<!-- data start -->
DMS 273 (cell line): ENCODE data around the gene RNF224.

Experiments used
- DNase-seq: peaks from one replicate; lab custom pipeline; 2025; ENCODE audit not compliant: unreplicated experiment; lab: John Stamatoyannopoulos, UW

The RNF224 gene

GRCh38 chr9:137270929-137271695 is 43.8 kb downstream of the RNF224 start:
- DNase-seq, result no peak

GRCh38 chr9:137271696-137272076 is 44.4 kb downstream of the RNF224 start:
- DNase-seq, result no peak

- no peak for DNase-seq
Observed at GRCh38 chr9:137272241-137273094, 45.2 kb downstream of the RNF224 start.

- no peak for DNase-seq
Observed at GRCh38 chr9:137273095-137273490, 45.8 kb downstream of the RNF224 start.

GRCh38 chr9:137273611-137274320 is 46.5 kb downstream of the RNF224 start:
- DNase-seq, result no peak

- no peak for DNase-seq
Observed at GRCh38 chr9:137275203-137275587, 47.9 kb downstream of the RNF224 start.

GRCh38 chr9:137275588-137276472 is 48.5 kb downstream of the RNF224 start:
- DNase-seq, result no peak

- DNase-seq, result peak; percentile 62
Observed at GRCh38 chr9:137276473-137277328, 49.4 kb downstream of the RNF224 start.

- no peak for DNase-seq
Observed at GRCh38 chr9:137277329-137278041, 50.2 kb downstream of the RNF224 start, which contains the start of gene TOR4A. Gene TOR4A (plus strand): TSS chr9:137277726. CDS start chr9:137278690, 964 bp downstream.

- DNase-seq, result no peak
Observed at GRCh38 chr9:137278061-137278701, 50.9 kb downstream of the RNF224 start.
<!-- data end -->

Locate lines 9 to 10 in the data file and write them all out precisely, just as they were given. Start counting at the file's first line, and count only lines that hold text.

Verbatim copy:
- no peak for DNase-seq
Observed at GRCh38 chr9:137272241-137273094, 45.2 kb downstream of the RNF224 start.